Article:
This article focuses on ‘Listen’ and ‘Analyze’ aspect that has been shown in the virtuous cycle above.


A Product Manager should tap into and harvest as many sources of information as possible. Getting external business signals is not only a function of number of sources but also the frequencies with these sources are tapped into. It’s the continuous ‘chatter’ that really matters. Collecting information once in a while is not sufficient and may lead to incomplete information. Here are some of the questions that must be asked when validating the data collected from sources of listening

  1. What sources of data collection were used?

a. Internal

  • i. Customer service
  • ii. Marketing
  • iii. Sales, etc

b. External
      • i. Customers
      • ii. Competition
      • iii. Industry experts
      • iv. Company executives
      • v. Partners, etc

  1. How recent is the data?
  2. How frequently was this data collected?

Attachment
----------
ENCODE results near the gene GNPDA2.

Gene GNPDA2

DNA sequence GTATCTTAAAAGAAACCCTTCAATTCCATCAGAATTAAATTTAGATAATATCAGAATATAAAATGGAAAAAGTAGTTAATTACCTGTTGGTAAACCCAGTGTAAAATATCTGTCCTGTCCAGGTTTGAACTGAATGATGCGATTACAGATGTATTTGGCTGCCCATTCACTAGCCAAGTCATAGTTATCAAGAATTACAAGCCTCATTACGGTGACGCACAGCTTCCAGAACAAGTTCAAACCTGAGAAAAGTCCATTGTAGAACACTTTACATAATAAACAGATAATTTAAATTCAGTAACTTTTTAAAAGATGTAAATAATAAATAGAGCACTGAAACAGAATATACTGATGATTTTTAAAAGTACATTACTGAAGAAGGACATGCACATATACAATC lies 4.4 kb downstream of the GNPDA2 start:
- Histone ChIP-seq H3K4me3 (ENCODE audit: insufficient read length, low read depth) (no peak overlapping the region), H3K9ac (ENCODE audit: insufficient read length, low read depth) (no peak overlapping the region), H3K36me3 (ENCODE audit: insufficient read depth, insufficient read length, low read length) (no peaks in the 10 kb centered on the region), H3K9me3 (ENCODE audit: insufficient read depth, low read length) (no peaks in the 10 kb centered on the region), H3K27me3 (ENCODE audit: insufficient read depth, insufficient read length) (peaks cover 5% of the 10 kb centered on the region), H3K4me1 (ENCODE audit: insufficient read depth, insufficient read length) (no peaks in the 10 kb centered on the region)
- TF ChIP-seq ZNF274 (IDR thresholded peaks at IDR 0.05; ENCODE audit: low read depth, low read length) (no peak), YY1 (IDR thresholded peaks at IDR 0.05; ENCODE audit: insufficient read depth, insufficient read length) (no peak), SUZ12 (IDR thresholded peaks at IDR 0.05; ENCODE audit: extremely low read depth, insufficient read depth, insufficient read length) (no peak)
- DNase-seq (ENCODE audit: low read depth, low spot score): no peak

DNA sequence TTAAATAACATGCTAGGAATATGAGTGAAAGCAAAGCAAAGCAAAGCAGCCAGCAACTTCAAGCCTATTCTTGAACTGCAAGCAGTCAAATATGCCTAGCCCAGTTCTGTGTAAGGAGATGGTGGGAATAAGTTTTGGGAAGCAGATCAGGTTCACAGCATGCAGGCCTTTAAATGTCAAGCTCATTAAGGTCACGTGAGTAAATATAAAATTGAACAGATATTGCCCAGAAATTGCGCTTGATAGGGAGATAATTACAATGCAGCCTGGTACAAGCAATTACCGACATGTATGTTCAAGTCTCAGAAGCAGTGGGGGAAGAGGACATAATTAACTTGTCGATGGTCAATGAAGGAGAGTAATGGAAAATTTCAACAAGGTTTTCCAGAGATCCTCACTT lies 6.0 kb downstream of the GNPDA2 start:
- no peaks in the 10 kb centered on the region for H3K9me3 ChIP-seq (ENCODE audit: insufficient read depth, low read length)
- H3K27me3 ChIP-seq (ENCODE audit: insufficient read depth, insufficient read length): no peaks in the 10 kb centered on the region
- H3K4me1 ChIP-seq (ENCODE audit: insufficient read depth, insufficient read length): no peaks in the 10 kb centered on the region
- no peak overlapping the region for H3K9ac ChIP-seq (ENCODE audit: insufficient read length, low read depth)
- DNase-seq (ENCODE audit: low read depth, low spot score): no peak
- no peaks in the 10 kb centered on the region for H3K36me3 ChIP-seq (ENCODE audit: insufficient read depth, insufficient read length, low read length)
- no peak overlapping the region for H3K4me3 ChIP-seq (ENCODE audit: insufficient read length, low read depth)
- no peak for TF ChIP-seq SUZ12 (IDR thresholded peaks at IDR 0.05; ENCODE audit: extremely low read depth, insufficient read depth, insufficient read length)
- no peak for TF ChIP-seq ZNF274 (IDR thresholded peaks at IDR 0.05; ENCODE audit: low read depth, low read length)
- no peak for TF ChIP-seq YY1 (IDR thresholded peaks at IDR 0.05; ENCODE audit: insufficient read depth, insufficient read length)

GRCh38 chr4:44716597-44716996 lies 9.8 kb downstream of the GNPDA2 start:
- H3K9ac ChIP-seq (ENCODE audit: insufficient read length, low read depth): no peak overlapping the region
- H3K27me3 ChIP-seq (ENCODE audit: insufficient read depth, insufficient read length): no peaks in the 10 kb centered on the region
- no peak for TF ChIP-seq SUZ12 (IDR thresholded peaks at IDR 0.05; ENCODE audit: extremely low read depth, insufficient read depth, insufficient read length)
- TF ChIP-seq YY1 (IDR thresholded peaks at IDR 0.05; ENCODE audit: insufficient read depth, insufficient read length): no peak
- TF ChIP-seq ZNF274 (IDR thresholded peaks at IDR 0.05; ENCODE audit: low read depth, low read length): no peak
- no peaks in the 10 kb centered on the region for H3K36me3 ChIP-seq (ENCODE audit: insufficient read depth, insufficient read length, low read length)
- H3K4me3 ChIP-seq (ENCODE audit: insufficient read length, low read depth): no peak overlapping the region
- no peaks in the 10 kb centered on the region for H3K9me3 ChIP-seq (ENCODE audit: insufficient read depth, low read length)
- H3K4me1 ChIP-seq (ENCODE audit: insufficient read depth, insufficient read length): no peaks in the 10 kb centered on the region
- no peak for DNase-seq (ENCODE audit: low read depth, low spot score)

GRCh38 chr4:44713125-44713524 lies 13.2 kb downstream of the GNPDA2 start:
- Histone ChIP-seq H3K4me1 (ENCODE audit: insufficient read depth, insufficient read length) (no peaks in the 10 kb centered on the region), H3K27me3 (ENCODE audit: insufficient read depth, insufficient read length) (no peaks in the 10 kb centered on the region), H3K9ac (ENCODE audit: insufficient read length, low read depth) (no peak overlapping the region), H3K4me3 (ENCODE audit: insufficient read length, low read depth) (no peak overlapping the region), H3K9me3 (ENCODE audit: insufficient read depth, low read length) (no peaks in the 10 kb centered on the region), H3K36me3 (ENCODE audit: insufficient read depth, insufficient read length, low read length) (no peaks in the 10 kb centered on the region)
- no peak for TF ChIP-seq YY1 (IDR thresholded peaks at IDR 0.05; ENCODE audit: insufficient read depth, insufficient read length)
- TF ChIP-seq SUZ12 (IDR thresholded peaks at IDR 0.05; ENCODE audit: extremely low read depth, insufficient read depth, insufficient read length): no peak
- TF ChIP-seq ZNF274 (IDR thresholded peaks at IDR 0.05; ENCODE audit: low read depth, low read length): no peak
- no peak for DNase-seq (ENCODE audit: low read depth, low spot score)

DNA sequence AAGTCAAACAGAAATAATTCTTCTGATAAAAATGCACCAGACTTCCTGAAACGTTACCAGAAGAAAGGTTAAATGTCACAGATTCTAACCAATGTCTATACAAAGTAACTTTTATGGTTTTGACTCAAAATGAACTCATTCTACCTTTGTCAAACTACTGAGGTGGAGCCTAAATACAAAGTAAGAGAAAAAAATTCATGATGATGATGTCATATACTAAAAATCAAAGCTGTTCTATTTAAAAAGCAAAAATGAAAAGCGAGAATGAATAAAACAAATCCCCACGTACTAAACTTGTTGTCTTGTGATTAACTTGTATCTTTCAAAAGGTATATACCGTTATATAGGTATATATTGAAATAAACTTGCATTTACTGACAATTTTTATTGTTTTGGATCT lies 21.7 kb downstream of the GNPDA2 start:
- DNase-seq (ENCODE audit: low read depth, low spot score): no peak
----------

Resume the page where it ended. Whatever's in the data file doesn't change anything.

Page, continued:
3. Which systems were leveraged to pull the data from? (e.g CRM)
  4. How many direct customer inputs does this data include?
        • How valuable are these customers to the business?
        • Which revenue and vertical segments do they belong to?
        • How frequently was the data processed and conclusions from that data refreshed?
        • Who has reviewed this data prior to being getting used in the road mapping process?

Inside Out Data Collection

Product Manager doesn’t necessarily have to wait for signals to come from outside. In order to be on the top of the game the Product Manager can also initiate ‘Inside Out’ process for getting the pulse of the market and business environment. For example during the process of building business case for new feature / product or when conceptualizing solution at the time of writing PRD, the Product Manager can reach out to Customers, partners and internal entities.

These are some of the questions that a Product Manager must ask of him / team in order to ensure inside out approach of data collection:

  1. How many customers were involved in PRD process?
  2. How frequently were the customers contacted?
  3. How many of those customers are expected to use the feature / product after it’s rolled out?
  4. How many customers are holding their breath for the feature to be rolled out?
  5. How many prospects are cancelling deals for the feature?
  6. In which revenue and value bands do these Customers fall under?
  7. How the does the actual customer interactions compare with planned customer interactions?